Shawn Paul Wood
Jun 1, 2022

Four Pride campaigns that stand up to hate

Brands are showing their support for LGBTQIA+ rights amid an uptick of anti-gay legislation in the US.

Four Pride campaigns that stand up to hate

This Pride Month, brands are facing discerning consumers looking for more than just a rainbow-covered logo and a pledge. People expect brands to engage with and support the LGBTQ+ community actively — and resent when these attempts are disingenuous and lack real action. 

Some brands are listening, choosing to lean into the stories and struggles of LGBTQIA+ individuals while acting to help the community. 

Here are a few examples. 

Viv: Feminist Bodega

Femtech company Viv wants its transgender customers to know that its feminine care products are made for anyone who menstruates — not just women.

To spread the word, the company launched a pop-up “Feminist Bodega” in its home market of Boston, where passersby can sign petitions for LGBTQIA+ rights, learn more about activist movements in the space and find ways to donate to important causes.


Fondation Emergence/Havas Montreal: 54 Seconds

LGBTQIA+ individuals are too often subject to unsolicited violence and abuse, robbing them of precious time. To emphasize that point, Havas commissioned Switzerland’s elite watchmaking school, Haute École d’Horlogerie Arc, to create a unique timepiece: a 54-second watch.

Missing six seconds, the watch symbolizes how time travels faster for members of the LBGTQIA+ community. The campaign references an increase of violence, murders and suicides within the community, disproportionately among transgender and gender non-conforming individuals.

The campaign directs advocates to, where they can sign a petition addressed to the United Nations to make May 17 the International Day Against Homophobia and Transphobia — an official, internationally recognized day of awareness.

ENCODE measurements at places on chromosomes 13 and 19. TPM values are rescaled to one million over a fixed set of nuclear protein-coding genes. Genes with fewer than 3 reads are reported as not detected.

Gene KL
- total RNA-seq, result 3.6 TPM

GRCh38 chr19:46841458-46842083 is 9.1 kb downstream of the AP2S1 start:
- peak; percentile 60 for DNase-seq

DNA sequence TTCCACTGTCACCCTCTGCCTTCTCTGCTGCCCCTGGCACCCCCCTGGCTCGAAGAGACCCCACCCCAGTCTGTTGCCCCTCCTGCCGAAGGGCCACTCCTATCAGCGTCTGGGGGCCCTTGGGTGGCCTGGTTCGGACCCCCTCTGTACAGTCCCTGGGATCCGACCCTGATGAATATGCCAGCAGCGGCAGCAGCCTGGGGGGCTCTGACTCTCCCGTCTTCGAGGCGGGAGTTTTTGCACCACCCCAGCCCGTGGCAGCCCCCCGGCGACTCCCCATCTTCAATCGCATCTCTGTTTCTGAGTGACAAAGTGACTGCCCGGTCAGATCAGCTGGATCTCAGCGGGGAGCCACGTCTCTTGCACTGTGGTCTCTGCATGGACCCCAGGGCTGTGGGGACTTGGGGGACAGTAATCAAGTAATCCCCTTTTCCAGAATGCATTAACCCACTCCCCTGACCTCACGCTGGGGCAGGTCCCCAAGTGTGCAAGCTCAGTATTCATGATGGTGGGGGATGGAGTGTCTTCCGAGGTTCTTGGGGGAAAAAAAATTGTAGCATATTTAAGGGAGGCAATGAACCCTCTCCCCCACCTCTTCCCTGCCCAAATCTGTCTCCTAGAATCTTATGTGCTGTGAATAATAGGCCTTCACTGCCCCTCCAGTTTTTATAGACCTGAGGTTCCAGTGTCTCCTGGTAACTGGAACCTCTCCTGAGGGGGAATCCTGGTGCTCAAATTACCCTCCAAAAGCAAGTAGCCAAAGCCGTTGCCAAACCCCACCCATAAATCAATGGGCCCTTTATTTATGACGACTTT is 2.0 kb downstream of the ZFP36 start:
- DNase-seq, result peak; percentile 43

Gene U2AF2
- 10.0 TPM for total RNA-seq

Live Out Loud/CDMP: The Gay Gag Order

Florida became a hotbed of anti-LGBTQIA+ sentiment when its state government passed the controversial “Don’t Say Gay” bill, essentially banning teaching of homosexuality in state public schools before third grade. 

National non-profit Live Out Loud and CDMP have pushed back with The Gay Gag Order, a campaign that raises awareness about the prejudice behind the new law with stark imagery. The creative transforms the Florida orange into a symbol of defiance and censorship by depicting it as a gag on the LGBTQ+ community’s right to free speech. 

The tagline: “Florida Can’t Gag Me.”

Unilever/RanaVerse: United We Stand

Instead of a one-off Pride campaign, Unilever’s United We Stand initiative, now in its fourth year, supports the LGBTQIA+ community all year long by partnering with grassroots organizations in underserved communities.

Agency RanaVerse is leading the creative effort on the campaign for the fourth year in a row. A longform video highlighting the initiative was directed by trans filmmaker Tourmaline, and focuses on leaders of real community organizations fighting for equitable rights. 

RanaVerse CEO Rana Reeves, who identifies as gay and BIPOC, believes these stories reflect the ceilings he had to break through to get to where he is today. 

“Too many campaigns are advert-led as opposed to being purpose-led — they center the brand, celebrating what they are doing, instead of actual, genuine action,” he told Campaign US. “We wanted to highlight the understanding of intersectional needs within the LGBTQ+ community and [those] that receive less attention from many brands’ work for the community.”

Campaign US

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